The longest journey in a single country by a woman biker in India.
Early in 2016, 37-year-old Esha Gupta found herself lost in the jungle of Chhattisgarh – a state in central-east India, infested with Maoist insurgency. The forest road, described to her by the soldiers at the army check post she crossed, turned out to be rather invisible.
As Esha searched for assistance, she saw some tribal men in loincloth, carrying bows and arrows. The tribals were startled to see her, a young woman on a motorbike. When she called out to them for help, they ran away. So did most people who she met after that. Esha feels locals are suspicious because of the constant violent conflicts between the Maoist and the army. Even the outsiders can’t distinguish between the Maoists, state informers and common villagers. “And I guess it was not helping that I was wearing camouflage pants.”
Finally, a teenage boy on a bicycle came to her rescue. “He had seen my photo in a local newspaper the previous day, and was so enthusiastic about meeting me, that he cycled non-stop for 25 kilometres to guide me through the forest”, Esha recalls.
The 32,000-kilometre journey
This story is part for the 32,000-kilometre journey Esha made all over India this year: the longest journey in a single country by a woman biker in India. The travel across sixteen states and one Union Territory, which took her 110 days to complete, earned her a place in both the Indian and Asian books of records, as well as several media mentions including that newspaper article in Chhattisgarh.
Esha says that she has been helped, sheltered, fed and entertained by total strangers all over the country. “I strongly believe that people are good”, she said, speaking over the phone from her home town Bengaluru. “Sure, some are bad, but most are good. Yet, when people hear my travel stories such as my experience in Chhattisgarh, they say I must have been lucky. This infuriates me. After all, I had positive experiences in most of the places, why should we not consider it was the goodness of people rather than luck?”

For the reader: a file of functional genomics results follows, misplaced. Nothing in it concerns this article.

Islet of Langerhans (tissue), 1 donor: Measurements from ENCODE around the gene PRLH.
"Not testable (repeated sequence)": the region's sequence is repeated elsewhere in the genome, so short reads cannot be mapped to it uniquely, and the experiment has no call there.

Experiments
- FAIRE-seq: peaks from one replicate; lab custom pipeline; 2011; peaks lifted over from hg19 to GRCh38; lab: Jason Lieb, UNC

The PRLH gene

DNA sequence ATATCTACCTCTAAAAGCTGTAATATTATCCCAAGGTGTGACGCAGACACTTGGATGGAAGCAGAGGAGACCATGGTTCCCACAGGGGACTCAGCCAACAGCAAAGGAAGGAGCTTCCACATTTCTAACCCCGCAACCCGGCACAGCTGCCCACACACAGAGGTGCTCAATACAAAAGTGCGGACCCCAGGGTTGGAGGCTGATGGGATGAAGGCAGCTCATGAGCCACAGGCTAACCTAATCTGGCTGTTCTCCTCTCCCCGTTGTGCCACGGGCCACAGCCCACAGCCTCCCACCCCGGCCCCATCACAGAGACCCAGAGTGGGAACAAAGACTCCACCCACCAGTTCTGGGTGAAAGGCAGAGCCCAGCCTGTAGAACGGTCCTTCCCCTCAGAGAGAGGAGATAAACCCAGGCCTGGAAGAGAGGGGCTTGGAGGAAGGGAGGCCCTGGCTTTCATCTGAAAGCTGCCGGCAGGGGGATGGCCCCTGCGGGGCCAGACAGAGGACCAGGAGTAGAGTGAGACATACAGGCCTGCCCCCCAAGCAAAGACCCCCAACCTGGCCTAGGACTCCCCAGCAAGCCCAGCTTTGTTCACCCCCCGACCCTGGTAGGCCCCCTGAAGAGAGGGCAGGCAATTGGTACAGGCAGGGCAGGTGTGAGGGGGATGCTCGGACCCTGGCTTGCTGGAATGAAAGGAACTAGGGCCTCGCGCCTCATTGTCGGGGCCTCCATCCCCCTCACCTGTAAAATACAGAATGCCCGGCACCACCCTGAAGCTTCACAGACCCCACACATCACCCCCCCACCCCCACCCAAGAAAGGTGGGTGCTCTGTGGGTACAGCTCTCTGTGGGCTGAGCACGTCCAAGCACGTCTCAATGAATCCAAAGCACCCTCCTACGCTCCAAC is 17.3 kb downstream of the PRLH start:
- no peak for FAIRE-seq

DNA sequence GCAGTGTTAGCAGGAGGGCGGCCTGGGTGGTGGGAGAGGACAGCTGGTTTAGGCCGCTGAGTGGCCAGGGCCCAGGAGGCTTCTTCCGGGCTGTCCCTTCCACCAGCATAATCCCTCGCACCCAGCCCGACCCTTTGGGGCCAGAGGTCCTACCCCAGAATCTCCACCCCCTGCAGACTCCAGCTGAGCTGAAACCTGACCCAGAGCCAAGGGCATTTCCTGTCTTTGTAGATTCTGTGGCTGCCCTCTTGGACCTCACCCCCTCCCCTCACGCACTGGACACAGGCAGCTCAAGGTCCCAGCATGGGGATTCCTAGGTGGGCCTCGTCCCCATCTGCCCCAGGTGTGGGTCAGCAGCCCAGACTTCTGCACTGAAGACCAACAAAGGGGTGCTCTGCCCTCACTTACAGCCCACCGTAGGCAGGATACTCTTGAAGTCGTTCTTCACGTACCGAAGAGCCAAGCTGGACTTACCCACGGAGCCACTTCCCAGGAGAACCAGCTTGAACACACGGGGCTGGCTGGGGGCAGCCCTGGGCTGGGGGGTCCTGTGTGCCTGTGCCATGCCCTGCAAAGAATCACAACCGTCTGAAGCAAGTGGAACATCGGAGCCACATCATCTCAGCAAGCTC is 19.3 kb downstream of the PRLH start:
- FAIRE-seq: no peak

First nationwide bike journey
India’s global image has taken a beating in the recent years. It is considered as an unsafe country especially for women.
This is what prompted Esha to make her first nationwide bike journey in 2014: the Golden Quadrilateral route along the national highways connecting the four major cities of India – Delhi, Mumbai, Chennai and Kolkata. She bought her first bike just eight months before that. “It gives me a sense of freedom and empowerment”, she told me when I met her during her stop-over in Delhi at that time, adding a biker’s saying: “Four wheels move a body; two wheels move a soul.”
Esha even quit her hotel management job to travel full time – and has never looked back. With the slogan ‘Fight the Fear’, Esha wants to convey the message that everywhere she went in India, it is safe for a woman to travel solo on a bike. By speaking to media and discussing this with her hosts and local biker communities, she hopes to change the negative image of India a little, especially after the horrifying 2012 Delhi gangrape, which even made international headlines.
“I don’t want to say that we don’t have issues in India, there are major issues. But by watching television and locking the doors, some people forget that we also have a beautiful country out there.” After two years of travelling, Esha is more convinced of this. So much so, that as opposed to her first trip, this time she carried no safety equipment such as pepper spray or GPS device with safety button. While travelling, she is in daily contact with her friend and partner Ankit, who helps her facilitate her travels by finding donors and media partners. She also regularly calls her two sisters, but they are not as worried about her anymore as they were initially. “They are more interested now to hear first-hand from me what is going on in other states. Like when I travelled through Maharashtra this time, and saw the severe drought that was reported in media. I was amazed.”
With her latest trip, that she dubbed the Beautiful India journey, Esha initially hoped for a spot in the Guinness Book Of World Records. Unfortunately, a woman in the United States beat her to it, with a journey more than twice as long as hers. But Esha is okay with it. She says, “The record was not the main goal of travelling.” In fact, she has no desire to break the American record in future. “My main goal is to capture the different cultures of the country. This time I spent an average of twelve hours a day on the road, to cover sixteen different states. So the next time I want to do the opposite and spend more time in one state, more nights in one place and really engage with the local people.”